Life is Strange: True Colours review – I refuse to spell it as “colors” and I will fight any Americans who say otherwise

For those of you keeping track, my opinion of the franchise of Life is Strange has been basically on a downhill trend ever since its inception. I quite liked the original by devs DontNod and then also kinda-sorta liked the prequel Before the Storm, but believe it was basically ruined by an absolutely garbage ending where the only possible excuse could be that the studio ran out of time and money. At the time I sort of dismissed BtS as just a side-show given that it was made by DeckNine and hoped that the “proper” sequel of Life is Strange 2 (again by DontNod) would again be good again…

And we know how that turned out…

Given that Life is Strange: True Colours was once again returning the questionably capable hands of DeckNine I had basically all but written off this current instalment in the franchise and it is, again, one of those games I only played because it was on Game Pass.

I saw this is me giving the franchise a last chance. Playing it for an hour or two so I could laughingly chat to my friends about how absolutely dreadful the series has become and questioning how it continues to drag its corpse onwards.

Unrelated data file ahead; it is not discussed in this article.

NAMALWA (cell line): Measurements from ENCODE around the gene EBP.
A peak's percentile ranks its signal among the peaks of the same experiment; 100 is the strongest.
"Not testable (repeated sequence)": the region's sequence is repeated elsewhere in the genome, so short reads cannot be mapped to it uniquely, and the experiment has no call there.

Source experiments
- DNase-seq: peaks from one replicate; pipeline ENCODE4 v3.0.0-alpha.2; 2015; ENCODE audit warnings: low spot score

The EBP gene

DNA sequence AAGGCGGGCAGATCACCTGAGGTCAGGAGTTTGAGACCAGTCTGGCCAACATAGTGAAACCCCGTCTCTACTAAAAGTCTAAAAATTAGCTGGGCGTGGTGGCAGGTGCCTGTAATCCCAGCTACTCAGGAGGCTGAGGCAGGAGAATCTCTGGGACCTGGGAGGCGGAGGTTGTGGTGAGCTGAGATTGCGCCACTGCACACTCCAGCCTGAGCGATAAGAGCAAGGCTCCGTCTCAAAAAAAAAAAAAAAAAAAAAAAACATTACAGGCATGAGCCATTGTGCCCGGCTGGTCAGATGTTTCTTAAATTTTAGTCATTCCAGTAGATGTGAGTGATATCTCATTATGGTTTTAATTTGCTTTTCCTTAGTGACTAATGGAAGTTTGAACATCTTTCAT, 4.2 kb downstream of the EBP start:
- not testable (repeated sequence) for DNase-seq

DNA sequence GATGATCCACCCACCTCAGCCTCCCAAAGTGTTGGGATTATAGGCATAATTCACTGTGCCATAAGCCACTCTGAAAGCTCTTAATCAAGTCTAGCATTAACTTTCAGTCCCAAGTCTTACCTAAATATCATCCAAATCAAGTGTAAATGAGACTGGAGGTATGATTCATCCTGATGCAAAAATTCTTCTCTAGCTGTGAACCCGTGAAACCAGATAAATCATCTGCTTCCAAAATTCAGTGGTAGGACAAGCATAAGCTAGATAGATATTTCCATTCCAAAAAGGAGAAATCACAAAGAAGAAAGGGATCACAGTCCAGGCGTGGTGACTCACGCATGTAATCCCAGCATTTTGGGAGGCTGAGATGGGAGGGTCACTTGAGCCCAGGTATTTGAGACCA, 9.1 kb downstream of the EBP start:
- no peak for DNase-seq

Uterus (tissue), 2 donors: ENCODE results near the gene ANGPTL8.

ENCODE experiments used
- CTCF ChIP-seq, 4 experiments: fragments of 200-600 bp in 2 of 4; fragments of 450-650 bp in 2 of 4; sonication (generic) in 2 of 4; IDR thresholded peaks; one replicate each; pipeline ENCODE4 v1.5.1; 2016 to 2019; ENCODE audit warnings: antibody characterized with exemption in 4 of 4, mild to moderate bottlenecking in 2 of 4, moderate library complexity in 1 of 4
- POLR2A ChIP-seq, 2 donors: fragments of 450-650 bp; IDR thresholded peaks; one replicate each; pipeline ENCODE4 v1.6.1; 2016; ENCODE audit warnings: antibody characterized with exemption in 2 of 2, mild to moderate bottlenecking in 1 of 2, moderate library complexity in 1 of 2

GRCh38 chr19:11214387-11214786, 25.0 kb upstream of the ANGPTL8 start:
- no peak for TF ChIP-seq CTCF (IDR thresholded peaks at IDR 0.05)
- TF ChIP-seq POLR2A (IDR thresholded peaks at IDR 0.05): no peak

In case the tone of this hasn’t been clear, allow me to now clarify: I now have a fairly decent amount of egg on my face because I actually think True Colours might be the best game in the LiS franchise, full stop.

So, now that DontNod absolutely ballsed up the “proper” sequel and DeckNine kinda fucked their first attempt at a side entry… Who the fuck do we actually trust with these games any more?!

Now that they’ve both made a good game and a bad game I guess they have to both make a “fine” game?